CMS Announces New Mandatory Program to Improve Kidney Transplant Accessibility

The Centers for Medicare & Medicaid Services (CMS) has unveiled the Increasing Organ Transplant Access (IOTA) Model, a proposed initiative aimed at transforming organ transplantation in the United States by:

  • Increasing organ donations and the number of transplants performed
  • Improving the efficiency and clinical quality of kidney transplant hospitals
  • Improving health equity and access

Roughly half of the transplant hospitals in the US will be impacted by this mandatory model and its requirements.

Set to begin January 1, 2025, this six-year mandatory program focuses on increasing the availability and efficiency of kidney transplants through performance-based payment incentives.

Learn more details about the proposed program and how it will impact transplant hospitals below.

IOTA Model Overview

The IOTA Model as proposed will be a mandatory model that begins on January 1, 2025, and ends December 31, 2030, consisting of six individual performance years. Selected hospitals will be required to participate.

The IOTA Model will provide incentives to participants to promote the following goals:

  • Maximize the use of deceased donor kidneys
  • Improve quality of care before, during and after kidney transplantation
  • Create greater equity in access to a kidney transplant by addressing social determinants of health and other barriers to care
  • Identify more living donors and assist potential donors through the donation process
  • Improve care coordination and patient-centeredness in the kidney transplant process.

The model will hold selected participants accountable through upside and downside performance-based payments and includes requirements to address health equity and transparency.

Hospital Eligibility

CMS has proposed to select half of the donation service areas (DSA) in the country. All eligible kidney transplant hospitals contained within the DSA would be required to participate in the model. CMS anticipates selected participants will total approximately 90 hospitals.

Non-participating hospitals will serve as the comparison group to evaluate the effectiveness of the model.

Eligibility for participation will include non-pediatric transplant hospitals with an active kidney transplant program that performed at least 11 or more kidney transplants during each of the prior three years—2022 to 2024—in addition to having at least 50% of the hospital’s annual transplants being furnished to non-pediatric patients.

Performance Score

The maximum performance score will be 100 points and is calculated on a set of proposed metrics in three distinct domains.

  • Achievement. Based on the total number of kidney transplants relative to a participant-specific target, for a total of 60 points.
  • Efficiency. Based on the organ offer acceptance rate ratio, for a total of 20 points.
  • Quality. Based on the CollaboRATE Shared Decision-Making Score, Colorectal Cancer Screening, Three-Item Care Transition Measure, and a Post-Transplant Composite Graft Survival Rate measure, for a total of 20 points.


Based on a final performance score at the end of each year, selected participants will fall into one of three categories:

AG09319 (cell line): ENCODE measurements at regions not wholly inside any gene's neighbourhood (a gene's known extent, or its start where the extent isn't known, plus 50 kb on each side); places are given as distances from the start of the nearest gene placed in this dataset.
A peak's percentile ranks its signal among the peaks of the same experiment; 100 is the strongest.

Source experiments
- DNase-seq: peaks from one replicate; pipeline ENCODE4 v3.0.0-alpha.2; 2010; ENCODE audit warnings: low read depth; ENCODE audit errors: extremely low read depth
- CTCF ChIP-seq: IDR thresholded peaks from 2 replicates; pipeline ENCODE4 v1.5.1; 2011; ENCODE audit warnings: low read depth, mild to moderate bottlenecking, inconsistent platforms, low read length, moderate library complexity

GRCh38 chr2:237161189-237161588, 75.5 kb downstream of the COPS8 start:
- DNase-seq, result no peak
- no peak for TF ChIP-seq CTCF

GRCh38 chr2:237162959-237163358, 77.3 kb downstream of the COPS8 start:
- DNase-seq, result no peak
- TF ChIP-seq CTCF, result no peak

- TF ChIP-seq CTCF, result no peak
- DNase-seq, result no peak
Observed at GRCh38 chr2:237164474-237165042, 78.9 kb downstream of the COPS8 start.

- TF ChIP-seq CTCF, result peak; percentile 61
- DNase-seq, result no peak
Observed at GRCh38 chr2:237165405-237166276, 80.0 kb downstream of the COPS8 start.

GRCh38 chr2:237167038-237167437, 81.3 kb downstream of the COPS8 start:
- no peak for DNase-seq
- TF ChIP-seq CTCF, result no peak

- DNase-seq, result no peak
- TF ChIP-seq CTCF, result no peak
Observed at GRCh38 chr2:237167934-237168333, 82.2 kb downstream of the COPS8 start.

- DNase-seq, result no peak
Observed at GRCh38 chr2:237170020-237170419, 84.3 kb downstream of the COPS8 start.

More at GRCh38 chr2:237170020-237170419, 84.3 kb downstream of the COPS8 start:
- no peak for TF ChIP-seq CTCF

Upside Risk Payment from CMS

A lump sum payment made by CMS after the end of each performance year (PY) if a participant has a final performance score of 60 or greater. The maximum positive payment per transplant performed will be $8,000.

Neutral Zone

With a final performance score between 40 and 60, participants will not receive either an upside risk payment or owe a downside risk payment to CMS.

Downside Risk Payment to CMS

For a final performance score of 40 or below, the participant will owe CMS a lump sum payment after the PY. The maximum negative payment per transplant will be $2,000.

To accommodate participants who are new to value-based payment models, CMS is proposing that upside risk payments begin in PY1, while downside risk payments begin in PY2. This means that for PY1, participants with a score above 60 will receive upside payments, while participants below 60 will receive neither upside nor downside payments.

Health Equity Strategy

CMS is proposing that each IOTA Model participant be required to submit a health equity plan beginning in PY2, with updates to their plan submitted annually thereafter. The health equity plan must identify health disparities within the participant’s attributed patient population and outline a course of action to address them.

CMS is also considering requiring each participant to collect and report patient-level health equity data to CMS, which may include conducting health related social needs screening for food security, housing, and transportation.

The model will include a health equity performance adjustment that will provide a 20% score increase in the Achievement domain for a transplant performed for a patient from a pre-defined, low-income population.

Next Steps

The IOTA Model is currently undergoing the rule-making process and is seeking public comment prior to a final rule being issued. As such, proposed requirements within this model may change. CMS anticipates that model participants will be notified of selection three months prior to the model start date, which is approximately October 1, 2024.

The proposed rule can be found at the federal register’s website here.

We’re Here to Help

To learn more about the upcoming IOTA Model and how your organization can thrive under this CMS initiative, contact your Moss Adams professional.

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